MCCAIN: To hear him talk now, you'd think he'd always opposed the dangerous practices of these institutions, but there is absolutely nothing in his record to suggest he did. Nothing, zero, zippo, nada.
CLAIBORNE: The McCain campaign is pounding Obama on everything from the economy and taxes to even questioning Obama's honesty.
MCCAIN CLIP #1: For a guy who's already authored two memoirs, he's not exactly an open book.
MCCAIN CLIP #2: Who is the real Barack Obama?
CLAIBORNE: The new offensive includes running mate Sarah Palin accusing Obama of associating with Bill Ayers, a former member of the Weather Underground who bombed government buildings in the 1960s.
SARAH PALIN: This is someone who sees America as imperfect enough to work with a former domestic terrorist.
CLAIBORNE: And in a new TV ad, Obama is branded as dangerous, dishonorable, and risky.
CLIP OF AD: Obama and congressional liberals: too risky for America.
CLAIBORNE: But Barack Obama, in North Carolina preparing for tomorrow's debate, was having none of it.
BARACK OBAMA: I've got news for the McCain campaign. The American people are losing right now. They're losing their jobs. They're losing their health care. They're losing their homes. They're losing their savings.
CLAIBORNE: And Obama's campaign released a slick 13-minute Web video about the Keating Five banking scandal in the 1980s. The Senate Ethics Committee ruled that McCain had used poor judgment on behalf of Charles Keating, the head of a savings and loan bank that ultimately failed. But the committee concluded that McCain had done nothing improper. The McCain campaign sees this new line of attack and tomorrow night's debate in a McCain-friendly town hall format with which he is experienced and comfortable as perhaps his best bet to turn around his recent slide in the polls. Ron Claiborne, ABC News, Albuquerque, New Mexico.

The Couric-Greenfield discussion following a story on how the campaign is growing "nastier," with McCain and Plain attacking and now a retort from Obama:

COURIC: Jeff, very simply, why are they doing this?
GREENFIELD: The McCain campaign has been remarkably candid in saying flatly, even on the record, "we have got to change the topic the economy to raise doubts about Obama or we lose."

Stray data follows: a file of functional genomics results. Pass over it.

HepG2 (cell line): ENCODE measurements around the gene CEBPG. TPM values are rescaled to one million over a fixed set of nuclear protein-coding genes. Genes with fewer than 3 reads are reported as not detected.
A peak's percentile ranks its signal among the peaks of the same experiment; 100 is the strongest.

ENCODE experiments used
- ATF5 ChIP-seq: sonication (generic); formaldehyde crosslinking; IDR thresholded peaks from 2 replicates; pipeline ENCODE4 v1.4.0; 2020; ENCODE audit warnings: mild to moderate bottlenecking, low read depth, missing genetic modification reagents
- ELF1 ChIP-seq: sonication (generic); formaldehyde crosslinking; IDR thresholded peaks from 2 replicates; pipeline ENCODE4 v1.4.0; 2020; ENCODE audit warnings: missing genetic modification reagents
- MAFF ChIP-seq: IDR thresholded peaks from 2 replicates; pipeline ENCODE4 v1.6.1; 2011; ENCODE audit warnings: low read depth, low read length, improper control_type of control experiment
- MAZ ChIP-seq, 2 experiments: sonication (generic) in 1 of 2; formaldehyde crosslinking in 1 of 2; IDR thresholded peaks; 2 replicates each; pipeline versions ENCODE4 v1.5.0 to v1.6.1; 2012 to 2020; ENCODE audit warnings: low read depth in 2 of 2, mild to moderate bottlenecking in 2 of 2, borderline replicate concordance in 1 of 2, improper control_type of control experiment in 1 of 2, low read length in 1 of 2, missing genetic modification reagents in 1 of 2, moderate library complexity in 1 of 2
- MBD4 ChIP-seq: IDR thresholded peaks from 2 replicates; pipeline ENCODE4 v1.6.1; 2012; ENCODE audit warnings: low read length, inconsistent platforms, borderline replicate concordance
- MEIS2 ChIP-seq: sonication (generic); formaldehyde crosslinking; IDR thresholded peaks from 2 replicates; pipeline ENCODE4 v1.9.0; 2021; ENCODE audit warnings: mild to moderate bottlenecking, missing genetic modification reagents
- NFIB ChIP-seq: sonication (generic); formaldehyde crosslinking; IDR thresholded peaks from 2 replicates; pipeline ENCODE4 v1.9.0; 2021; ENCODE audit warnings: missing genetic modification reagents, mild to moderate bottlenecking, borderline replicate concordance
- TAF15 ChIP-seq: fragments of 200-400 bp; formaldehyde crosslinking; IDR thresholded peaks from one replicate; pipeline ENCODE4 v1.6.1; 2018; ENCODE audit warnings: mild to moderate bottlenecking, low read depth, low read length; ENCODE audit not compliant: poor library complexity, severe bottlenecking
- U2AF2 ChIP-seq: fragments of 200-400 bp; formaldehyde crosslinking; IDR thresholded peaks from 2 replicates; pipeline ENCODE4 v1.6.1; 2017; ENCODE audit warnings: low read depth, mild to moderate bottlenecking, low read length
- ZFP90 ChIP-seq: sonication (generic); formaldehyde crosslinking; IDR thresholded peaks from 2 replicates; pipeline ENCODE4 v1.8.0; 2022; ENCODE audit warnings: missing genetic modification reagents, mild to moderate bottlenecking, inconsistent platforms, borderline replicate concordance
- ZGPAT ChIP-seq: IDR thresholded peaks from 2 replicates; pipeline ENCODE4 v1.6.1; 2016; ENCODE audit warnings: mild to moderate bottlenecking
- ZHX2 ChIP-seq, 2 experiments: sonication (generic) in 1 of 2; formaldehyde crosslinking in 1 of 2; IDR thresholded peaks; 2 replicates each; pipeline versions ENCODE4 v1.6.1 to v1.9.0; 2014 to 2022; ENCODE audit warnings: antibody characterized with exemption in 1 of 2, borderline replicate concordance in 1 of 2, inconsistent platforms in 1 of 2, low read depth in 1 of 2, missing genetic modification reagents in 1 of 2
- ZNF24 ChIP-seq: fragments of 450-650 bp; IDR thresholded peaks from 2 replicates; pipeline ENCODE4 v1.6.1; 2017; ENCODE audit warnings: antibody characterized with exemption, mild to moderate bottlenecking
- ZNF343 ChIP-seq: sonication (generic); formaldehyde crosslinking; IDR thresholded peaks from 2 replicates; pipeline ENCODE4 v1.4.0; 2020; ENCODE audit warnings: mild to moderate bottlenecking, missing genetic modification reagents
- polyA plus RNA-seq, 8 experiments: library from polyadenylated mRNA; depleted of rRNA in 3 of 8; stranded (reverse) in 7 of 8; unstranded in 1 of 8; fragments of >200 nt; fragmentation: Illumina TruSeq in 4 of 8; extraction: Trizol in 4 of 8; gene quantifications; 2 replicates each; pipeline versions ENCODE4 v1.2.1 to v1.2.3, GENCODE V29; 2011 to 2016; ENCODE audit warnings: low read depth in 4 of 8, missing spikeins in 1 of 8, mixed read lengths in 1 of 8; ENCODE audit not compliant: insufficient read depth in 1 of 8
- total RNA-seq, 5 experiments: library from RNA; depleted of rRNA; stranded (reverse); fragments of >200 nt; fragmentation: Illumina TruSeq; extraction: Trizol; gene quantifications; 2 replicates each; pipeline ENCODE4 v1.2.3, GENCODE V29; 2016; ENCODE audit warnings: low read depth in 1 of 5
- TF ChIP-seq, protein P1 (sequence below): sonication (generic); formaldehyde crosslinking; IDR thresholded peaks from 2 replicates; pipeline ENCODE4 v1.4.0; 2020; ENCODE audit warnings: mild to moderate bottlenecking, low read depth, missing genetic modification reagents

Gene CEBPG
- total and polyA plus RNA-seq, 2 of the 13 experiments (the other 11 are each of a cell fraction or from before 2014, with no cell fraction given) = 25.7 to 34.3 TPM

COURIC: But why?
GREENFIELD: Because they believe, apparently, that if the economy is the central issue, where the polls have been going, ours is one of the smaller leads for Obama, Obama will win. And the state polls are worse. They are saying -- Karl Rove, who' is not part of the Obama campaign but kind of a godfather, said quote: "They have to deepen doubts about Obama by pounding away about character, judgment, and values." It's their strategy.
COURIC: Will it work?
GREENFIELD: In the past it has worked to push -- Democrats mostly -- out of the mainstream. They've been very effective. They did it with Gore, they did it with Kerry, they did it with Dukakis. In this climate, the news everybody else and we are reporting, it's a question to see whether the voters say "I don't care much about the prospect of a great depression coming, I think I'll focus more on this issue." But I think it's the only card they've got.
COURIC: So, do you think it's going to turn a lot of voters from both camps off and they're not going to show up on election day?
GREENFIELD: That may, and I say may, be part of the strategy, that negative campaigns tend to depress turnout. And when you look at who the new voters are, overwhelmingly Obama, I think the McCain campaign would be perfectly happy to see turnout lower than it would otherwise be and this may be one way to do it.
COURIC: But might this motivate voters?
GREENFIELD: It might. You know, this is why my crystal ball is cracked. I just know there's a theory that says "make the campaign ugly and people won't turn out to vote."

MSNBC's Hardball Dismisses Ayers as 'Politics
of Distraction'

In a segment headlined "The Politics of Distraction," Chris Matthews, on Monday night's Hardball, dismissed the McCain/Palin campaign's linking of Bill Ayers to Barack Obama. Matthews conjured a scenario where the GOP was trying to use Obama's tie to Ayers, his middle name of "Hussein," and his donor list to turn Obama into "a man of dangerous mystery."